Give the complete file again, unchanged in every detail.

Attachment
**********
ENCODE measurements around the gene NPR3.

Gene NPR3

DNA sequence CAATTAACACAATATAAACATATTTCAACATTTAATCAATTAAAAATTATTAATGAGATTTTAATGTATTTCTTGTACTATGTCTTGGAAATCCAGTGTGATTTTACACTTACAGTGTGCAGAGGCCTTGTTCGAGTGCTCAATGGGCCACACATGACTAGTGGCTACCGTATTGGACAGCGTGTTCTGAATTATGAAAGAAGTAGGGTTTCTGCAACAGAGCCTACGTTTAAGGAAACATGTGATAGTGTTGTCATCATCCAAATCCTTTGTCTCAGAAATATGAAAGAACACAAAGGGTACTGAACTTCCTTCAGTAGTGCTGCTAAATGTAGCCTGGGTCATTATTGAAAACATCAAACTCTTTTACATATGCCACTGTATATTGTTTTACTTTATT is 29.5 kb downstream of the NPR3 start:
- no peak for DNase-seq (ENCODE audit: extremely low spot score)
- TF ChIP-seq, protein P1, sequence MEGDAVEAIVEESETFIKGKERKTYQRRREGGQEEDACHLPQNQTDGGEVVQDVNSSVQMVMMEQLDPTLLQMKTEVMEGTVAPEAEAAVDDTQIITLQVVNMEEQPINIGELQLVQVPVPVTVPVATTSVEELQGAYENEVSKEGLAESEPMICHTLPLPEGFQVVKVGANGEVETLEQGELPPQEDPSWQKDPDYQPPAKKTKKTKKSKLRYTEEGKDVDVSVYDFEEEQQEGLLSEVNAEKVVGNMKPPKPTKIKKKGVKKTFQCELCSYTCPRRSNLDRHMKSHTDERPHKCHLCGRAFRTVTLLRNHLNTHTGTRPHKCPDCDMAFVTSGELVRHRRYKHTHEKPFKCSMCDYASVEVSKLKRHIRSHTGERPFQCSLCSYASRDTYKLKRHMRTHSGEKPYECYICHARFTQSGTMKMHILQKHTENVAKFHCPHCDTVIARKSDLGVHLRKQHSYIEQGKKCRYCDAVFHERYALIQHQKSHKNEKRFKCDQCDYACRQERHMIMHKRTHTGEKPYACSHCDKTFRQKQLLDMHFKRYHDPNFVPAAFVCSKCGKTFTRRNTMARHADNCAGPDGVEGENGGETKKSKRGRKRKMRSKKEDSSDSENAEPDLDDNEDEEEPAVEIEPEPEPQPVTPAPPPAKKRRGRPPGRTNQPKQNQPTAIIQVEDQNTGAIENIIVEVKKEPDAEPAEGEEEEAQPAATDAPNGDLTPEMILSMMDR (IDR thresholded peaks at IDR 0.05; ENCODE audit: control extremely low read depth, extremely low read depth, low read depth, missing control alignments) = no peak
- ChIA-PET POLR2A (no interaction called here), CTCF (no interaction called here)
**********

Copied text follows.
ENCODE measurements around the gene NPR3.

Gene NPR3

DNA sequence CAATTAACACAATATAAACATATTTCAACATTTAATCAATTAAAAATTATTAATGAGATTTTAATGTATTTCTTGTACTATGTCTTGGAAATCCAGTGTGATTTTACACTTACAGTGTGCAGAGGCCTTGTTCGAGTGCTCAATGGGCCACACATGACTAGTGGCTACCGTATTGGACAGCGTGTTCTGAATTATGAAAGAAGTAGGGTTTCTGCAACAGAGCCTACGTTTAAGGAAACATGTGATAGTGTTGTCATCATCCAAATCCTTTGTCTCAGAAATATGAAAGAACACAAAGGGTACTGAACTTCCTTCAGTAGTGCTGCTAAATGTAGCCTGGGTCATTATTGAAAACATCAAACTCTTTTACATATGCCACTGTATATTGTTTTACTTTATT is 29.5 kb downstream of the NPR3 start:
- no peak for DNase-seq (ENCODE audit: extremely low spot score)
- TF ChIP-seq, protein P1, sequence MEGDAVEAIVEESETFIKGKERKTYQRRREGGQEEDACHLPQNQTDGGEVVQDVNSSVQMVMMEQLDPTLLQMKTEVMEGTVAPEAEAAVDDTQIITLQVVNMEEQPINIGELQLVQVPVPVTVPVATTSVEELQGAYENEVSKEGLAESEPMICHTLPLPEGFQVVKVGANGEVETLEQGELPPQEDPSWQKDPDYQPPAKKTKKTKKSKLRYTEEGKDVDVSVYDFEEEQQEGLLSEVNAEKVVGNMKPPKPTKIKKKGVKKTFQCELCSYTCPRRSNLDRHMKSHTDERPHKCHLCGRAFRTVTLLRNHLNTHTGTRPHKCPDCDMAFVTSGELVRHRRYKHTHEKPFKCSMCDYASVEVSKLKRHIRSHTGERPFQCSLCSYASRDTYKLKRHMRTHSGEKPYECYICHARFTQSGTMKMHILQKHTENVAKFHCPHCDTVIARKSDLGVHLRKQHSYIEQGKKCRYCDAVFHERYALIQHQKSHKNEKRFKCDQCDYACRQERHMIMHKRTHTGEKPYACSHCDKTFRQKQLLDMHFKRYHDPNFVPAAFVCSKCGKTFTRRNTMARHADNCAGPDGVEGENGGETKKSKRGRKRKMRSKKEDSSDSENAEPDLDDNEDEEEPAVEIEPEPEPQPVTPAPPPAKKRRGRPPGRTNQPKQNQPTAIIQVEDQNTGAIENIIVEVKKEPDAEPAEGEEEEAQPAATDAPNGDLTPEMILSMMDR (IDR thresholded peaks at IDR 0.05; ENCODE audit: control extremely low read depth, extremely low read depth, low read depth, missing control alignments) = no peak
- ChIA-PET POLR2A (no interaction called here), CTCF (no interaction called here)